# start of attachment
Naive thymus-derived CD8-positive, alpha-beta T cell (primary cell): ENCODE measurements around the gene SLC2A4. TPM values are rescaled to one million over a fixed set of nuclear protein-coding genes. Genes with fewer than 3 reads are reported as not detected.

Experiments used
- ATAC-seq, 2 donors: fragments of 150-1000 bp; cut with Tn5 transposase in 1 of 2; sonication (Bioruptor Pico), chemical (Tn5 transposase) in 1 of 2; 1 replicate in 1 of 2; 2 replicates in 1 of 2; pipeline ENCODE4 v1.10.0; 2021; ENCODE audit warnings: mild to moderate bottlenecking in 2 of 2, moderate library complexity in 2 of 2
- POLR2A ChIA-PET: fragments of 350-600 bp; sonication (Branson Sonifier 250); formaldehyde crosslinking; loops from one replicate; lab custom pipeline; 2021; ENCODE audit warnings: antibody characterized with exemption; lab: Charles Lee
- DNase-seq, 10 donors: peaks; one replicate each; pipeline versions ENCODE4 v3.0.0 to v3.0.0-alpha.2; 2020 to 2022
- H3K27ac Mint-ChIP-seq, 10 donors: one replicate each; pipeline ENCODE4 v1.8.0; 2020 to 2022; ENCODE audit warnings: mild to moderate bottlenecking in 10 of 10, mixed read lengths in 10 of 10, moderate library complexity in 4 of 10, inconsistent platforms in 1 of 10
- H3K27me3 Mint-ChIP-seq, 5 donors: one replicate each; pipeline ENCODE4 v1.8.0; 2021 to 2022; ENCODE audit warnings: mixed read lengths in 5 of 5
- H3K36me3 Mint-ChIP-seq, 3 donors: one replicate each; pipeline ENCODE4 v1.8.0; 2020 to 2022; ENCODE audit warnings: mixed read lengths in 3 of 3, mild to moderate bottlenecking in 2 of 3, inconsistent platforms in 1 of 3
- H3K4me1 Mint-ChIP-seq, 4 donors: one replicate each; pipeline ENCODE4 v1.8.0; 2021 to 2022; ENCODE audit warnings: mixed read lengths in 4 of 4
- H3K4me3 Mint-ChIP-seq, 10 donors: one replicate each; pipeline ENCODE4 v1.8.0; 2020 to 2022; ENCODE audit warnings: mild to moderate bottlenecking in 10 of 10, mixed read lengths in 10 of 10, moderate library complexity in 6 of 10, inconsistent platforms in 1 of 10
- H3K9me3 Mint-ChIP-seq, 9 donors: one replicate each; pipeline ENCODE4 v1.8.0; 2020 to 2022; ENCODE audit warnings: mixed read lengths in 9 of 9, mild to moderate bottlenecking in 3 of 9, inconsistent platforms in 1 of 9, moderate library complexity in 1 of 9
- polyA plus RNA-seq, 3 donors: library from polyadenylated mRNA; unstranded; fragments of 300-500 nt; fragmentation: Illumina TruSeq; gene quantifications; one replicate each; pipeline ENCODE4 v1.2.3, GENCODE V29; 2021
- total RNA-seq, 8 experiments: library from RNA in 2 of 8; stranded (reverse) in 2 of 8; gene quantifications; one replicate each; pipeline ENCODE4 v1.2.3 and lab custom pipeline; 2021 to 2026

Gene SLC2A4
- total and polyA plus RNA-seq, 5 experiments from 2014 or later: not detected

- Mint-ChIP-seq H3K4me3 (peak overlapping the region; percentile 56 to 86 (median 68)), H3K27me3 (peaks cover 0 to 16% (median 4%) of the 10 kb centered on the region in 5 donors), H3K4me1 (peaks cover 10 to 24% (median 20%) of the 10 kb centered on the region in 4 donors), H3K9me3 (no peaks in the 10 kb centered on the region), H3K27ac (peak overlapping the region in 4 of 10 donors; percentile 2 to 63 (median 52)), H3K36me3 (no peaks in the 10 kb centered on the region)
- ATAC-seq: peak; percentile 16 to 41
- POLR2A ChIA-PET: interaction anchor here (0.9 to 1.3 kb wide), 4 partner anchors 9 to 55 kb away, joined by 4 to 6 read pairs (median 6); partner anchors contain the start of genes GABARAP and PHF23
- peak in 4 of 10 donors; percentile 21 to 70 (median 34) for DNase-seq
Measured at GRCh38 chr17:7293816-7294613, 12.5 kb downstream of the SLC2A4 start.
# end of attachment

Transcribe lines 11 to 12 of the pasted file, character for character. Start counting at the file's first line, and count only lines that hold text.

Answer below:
- H3K9me3 Mint-ChIP-seq, 9 donors: one replicate each; pipeline ENCODE4 v1.8.0; 2020 to 2022; ENCODE audit warnings: mixed read lengths in 9 of 9, mild to moderate bottlenecking in 3 of 9, inconsistent platforms in 1 of 9, moderate library complexity in 1 of 9
- polyA plus RNA-seq, 3 donors: library from polyadenylated mRNA; unstranded; fragments of 300-500 nt; fragmentation: Illumina TruSeq; gene quantifications; one replicate each; pipeline ENCODE4 v1.2.3, GENCODE V29; 2021